It is very rare now to read about collaboration in a business context without the point being made that collaboration is ‘new competition’ or a form of ‘co-opetition’. This is true. It is also true that despite a growing number of business leaders becoming seriously engaged with this critical business driver, there is certainly a major challenge for the practice of collaboration to reach the level of ‘discipline’. As has been remarked by some, people fear change not because of the new ideas but more because they fear letting go of old ideas.
Collaboration as an idea, as a concept and as a practice is not spared. In my opinion, collaboration does not negate competition. If anything, collaboration makes competition more innovative, and more relevant to customers’ desires and market trends. But, for all that to truly work, collaborators have to be a bit more creative, more driven and focused on sustainable impacts. That is what out-collaborating your competition is about; utilising the collaborative advantage as a unique set of values that can make your product better.
One of the constants that I identify in almost every instance when developing collaborative strategies is the expectation by clients that a set of scientific rules would show in advance what values will emerge. That kind of thinking is only natural. However, the concern is the ability to know what can be measured in advance and what is intangible and hard to predict. For instance, collaborating parties can measure their investment in time, money, intellectual property, equipment and so on. On that basis some degree of output can be calculated and decisions made to ensure the collaboration does not lead to loss. How fast collaboration can produce an idea, a quality of an idea and its total value is not a simple calculating process. This is where entrepreneurial management plays a larger role.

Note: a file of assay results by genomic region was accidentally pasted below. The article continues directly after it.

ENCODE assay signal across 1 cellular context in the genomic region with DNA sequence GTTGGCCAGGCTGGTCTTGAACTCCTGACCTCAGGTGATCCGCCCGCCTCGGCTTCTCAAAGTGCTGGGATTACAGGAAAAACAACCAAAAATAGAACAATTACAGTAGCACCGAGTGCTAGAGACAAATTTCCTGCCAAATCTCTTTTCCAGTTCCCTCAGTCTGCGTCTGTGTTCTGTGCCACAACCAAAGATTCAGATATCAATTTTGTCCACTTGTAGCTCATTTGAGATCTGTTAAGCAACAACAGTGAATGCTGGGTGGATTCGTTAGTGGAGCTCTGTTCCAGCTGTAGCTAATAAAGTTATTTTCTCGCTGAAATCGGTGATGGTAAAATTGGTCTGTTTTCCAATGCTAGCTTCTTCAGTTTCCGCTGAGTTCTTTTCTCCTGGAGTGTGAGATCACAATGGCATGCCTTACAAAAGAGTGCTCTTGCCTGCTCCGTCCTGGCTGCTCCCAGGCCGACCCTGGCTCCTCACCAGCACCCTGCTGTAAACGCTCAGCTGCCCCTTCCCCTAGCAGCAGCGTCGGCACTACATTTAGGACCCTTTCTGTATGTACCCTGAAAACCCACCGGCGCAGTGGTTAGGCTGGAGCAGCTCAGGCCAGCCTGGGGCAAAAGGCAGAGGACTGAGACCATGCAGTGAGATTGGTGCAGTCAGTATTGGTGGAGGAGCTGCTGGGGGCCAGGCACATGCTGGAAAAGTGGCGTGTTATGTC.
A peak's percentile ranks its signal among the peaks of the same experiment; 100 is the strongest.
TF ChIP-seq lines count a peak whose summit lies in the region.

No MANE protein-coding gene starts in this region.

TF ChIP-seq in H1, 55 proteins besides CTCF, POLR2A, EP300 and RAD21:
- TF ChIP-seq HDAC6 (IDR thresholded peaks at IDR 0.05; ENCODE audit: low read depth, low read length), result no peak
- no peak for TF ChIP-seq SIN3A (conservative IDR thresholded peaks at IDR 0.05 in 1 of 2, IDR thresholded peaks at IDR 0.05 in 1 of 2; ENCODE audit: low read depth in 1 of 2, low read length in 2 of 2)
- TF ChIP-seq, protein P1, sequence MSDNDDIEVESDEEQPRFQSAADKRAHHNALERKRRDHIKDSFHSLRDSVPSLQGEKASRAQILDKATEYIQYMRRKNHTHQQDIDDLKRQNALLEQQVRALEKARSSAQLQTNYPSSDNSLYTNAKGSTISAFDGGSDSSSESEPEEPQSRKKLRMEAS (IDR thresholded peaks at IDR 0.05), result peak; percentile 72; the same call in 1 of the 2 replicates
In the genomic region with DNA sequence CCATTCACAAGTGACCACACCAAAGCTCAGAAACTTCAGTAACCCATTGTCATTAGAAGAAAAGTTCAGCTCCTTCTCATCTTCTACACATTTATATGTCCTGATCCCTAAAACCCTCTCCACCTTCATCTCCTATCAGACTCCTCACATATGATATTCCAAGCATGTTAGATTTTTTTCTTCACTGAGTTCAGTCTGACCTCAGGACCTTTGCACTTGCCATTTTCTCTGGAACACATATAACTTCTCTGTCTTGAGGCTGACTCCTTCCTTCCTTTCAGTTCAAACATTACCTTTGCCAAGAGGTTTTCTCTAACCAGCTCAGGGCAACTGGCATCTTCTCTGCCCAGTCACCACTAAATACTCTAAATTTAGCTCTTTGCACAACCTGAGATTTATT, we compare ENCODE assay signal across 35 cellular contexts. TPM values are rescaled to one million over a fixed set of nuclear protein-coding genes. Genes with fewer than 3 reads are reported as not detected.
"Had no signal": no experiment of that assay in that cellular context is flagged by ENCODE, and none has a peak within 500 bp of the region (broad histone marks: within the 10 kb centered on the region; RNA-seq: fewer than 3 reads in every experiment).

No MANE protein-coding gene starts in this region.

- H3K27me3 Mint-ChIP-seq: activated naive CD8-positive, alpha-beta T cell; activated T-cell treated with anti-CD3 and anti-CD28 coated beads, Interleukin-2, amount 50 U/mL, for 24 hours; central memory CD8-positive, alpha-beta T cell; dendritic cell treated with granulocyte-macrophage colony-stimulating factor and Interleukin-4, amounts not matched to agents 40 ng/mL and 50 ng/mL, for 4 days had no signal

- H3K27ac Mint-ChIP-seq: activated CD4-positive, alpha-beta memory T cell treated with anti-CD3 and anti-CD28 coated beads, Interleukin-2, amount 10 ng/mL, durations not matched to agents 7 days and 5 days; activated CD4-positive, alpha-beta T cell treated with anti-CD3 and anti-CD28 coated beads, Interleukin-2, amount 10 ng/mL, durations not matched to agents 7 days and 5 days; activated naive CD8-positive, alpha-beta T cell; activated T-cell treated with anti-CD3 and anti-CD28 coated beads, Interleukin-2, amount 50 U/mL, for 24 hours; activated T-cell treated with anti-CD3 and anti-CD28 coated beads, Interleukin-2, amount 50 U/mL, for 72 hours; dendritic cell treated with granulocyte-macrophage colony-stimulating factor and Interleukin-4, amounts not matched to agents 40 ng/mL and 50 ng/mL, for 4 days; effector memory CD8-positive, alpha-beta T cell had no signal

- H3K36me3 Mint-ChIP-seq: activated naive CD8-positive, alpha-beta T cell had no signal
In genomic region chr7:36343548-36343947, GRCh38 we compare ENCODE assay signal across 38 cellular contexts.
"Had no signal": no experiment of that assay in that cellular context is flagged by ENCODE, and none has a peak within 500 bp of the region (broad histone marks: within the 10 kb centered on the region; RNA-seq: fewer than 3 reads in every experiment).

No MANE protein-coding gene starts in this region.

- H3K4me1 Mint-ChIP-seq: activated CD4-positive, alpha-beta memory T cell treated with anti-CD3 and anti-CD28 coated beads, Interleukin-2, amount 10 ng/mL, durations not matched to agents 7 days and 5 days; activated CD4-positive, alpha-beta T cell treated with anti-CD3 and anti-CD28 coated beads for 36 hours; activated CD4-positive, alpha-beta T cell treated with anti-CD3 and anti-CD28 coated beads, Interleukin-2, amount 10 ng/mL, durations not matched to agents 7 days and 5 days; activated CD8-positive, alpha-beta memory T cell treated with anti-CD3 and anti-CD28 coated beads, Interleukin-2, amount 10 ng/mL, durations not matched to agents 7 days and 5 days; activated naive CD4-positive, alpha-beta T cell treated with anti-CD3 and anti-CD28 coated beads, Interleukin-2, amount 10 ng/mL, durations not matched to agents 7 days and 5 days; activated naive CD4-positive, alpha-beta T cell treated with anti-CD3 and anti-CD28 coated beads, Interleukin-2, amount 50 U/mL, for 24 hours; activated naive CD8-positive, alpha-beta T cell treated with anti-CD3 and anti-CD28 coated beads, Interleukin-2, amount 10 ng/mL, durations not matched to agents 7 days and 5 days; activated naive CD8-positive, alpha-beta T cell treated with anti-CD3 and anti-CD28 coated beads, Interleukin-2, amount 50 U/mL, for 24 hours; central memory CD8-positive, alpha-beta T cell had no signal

Out-collaborating your competition is then a deliberate approach, informed by an acute understanding of the capacity at hand and more importantly the goals the business is focusing on. In other words, it is not about going out and collaborating on all fronts, but rather being clinically focused on selective areas that lead to a collaboration premium. This inevitably leads to a number of questions every collaborating entity should consider. Who will establish with a high degree of certainty how well the organisation is positioned to attract collaborating partners? Is the internal culture of the organisation ready for the degree of disruption which collaboration can infuse? How will the collaboration enhance the brand of the organisation as a whole? How will the risk be managed? The list goes on and on. But none of these questions are significantly harder to answer then the types of questions that are posed in a standard strategy formulation process. The only difference is that these questions may take longer to address.
As with any strategy, collaboration as a platform needs to be well understood. The old attitude of ‘working together’ and hoping for the best can only carry your business so far. The idea that collaboration can actually be something that nudges your business ahead of the competition works best when it is well incorporated into your business as a brand, strategy and culture. For that to occur it is not unreasonable to invest internally into engaging a team or an individual as your chief collaboration driver. Businesses are already doing this so don’t miss out.